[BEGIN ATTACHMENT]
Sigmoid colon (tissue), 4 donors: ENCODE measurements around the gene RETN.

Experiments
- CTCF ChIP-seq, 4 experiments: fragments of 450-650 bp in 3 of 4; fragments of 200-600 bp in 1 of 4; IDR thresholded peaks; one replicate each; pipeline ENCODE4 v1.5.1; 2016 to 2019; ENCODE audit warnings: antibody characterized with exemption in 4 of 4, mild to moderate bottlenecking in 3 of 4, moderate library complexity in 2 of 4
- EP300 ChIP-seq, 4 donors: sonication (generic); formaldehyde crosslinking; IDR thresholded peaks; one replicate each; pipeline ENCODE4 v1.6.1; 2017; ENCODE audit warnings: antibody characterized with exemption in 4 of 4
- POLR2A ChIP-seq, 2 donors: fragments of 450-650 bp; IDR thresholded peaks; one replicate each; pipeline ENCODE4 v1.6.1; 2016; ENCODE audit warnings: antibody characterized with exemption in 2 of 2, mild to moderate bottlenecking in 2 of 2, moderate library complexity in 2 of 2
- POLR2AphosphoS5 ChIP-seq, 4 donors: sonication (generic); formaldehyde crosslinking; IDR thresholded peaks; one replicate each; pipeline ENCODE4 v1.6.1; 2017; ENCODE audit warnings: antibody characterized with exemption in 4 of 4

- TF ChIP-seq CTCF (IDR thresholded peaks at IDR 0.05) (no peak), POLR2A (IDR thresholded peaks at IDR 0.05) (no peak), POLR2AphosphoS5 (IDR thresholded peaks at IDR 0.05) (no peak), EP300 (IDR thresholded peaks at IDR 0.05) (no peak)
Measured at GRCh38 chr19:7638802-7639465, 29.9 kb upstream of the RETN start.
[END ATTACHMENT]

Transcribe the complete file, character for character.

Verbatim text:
Sigmoid colon (tissue), 4 donors: ENCODE measurements around the gene RETN.

Experiments
- CTCF ChIP-seq, 4 experiments: fragments of 450-650 bp in 3 of 4; fragments of 200-600 bp in 1 of 4; IDR thresholded peaks; one replicate each; pipeline ENCODE4 v1.5.1; 2016 to 2019; ENCODE audit warnings: antibody characterized with exemption in 4 of 4, mild to moderate bottlenecking in 3 of 4, moderate library complexity in 2 of 4
- EP300 ChIP-seq, 4 donors: sonication (generic); formaldehyde crosslinking; IDR thresholded peaks; one replicate each; pipeline ENCODE4 v1.6.1; 2017; ENCODE audit warnings: antibody characterized with exemption in 4 of 4
- POLR2A ChIP-seq, 2 donors: fragments of 450-650 bp; IDR thresholded peaks; one replicate each; pipeline ENCODE4 v1.6.1; 2016; ENCODE audit warnings: antibody characterized with exemption in 2 of 2, mild to moderate bottlenecking in 2 of 2, moderate library complexity in 2 of 2
- POLR2AphosphoS5 ChIP-seq, 4 donors: sonication (generic); formaldehyde crosslinking; IDR thresholded peaks; one replicate each; pipeline ENCODE4 v1.6.1; 2017; ENCODE audit warnings: antibody characterized with exemption in 4 of 4

- TF ChIP-seq CTCF (IDR thresholded peaks at IDR 0.05) (no peak), POLR2A (IDR thresholded peaks at IDR 0.05) (no peak), POLR2AphosphoS5 (IDR thresholded peaks at IDR 0.05) (no peak), EP300 (IDR thresholded peaks at IDR 0.05) (no peak)
Measured at GRCh38 chr19:7638802-7639465, 29.9 kb upstream of the RETN start.